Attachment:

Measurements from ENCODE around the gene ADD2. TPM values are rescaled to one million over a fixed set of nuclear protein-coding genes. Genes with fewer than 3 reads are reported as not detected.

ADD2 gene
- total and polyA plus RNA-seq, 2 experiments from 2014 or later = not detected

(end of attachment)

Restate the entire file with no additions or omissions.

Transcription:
Measurements from ENCODE around the gene ADD2. TPM values are rescaled to one million over a fixed set of nuclear protein-coding genes. Genes with fewer than 3 reads are reported as not detected.

ADD2 gene
- total and polyA plus RNA-seq, 2 experiments from 2014 or later = not detected